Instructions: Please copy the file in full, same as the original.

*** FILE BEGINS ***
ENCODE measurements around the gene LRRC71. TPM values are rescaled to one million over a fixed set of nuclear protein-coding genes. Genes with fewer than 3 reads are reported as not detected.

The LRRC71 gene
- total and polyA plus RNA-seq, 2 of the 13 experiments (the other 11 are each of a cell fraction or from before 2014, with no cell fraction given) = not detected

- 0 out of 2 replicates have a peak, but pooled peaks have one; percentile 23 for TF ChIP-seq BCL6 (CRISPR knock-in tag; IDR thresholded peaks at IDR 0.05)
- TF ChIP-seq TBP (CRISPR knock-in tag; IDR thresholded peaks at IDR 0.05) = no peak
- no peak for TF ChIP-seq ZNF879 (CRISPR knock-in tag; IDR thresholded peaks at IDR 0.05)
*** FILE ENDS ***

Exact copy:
ENCODE measurements around the gene LRRC71. TPM values are rescaled to one million over a fixed set of nuclear protein-coding genes. Genes with fewer than 3 reads are reported as not detected.

The LRRC71 gene
- total and polyA plus RNA-seq, 2 of the 13 experiments (the other 11 are each of a cell fraction or from before 2014, with no cell fraction given) = not detected

- 0 out of 2 replicates have a peak, but pooled peaks have one; percentile 23 for TF ChIP-seq BCL6 (CRISPR knock-in tag; IDR thresholded peaks at IDR 0.05)
- TF ChIP-seq TBP (CRISPR knock-in tag; IDR thresholded peaks at IDR 0.05) = no peak
- no peak for TF ChIP-seq ZNF879 (CRISPR knock-in tag; IDR thresholded peaks at IDR 0.05)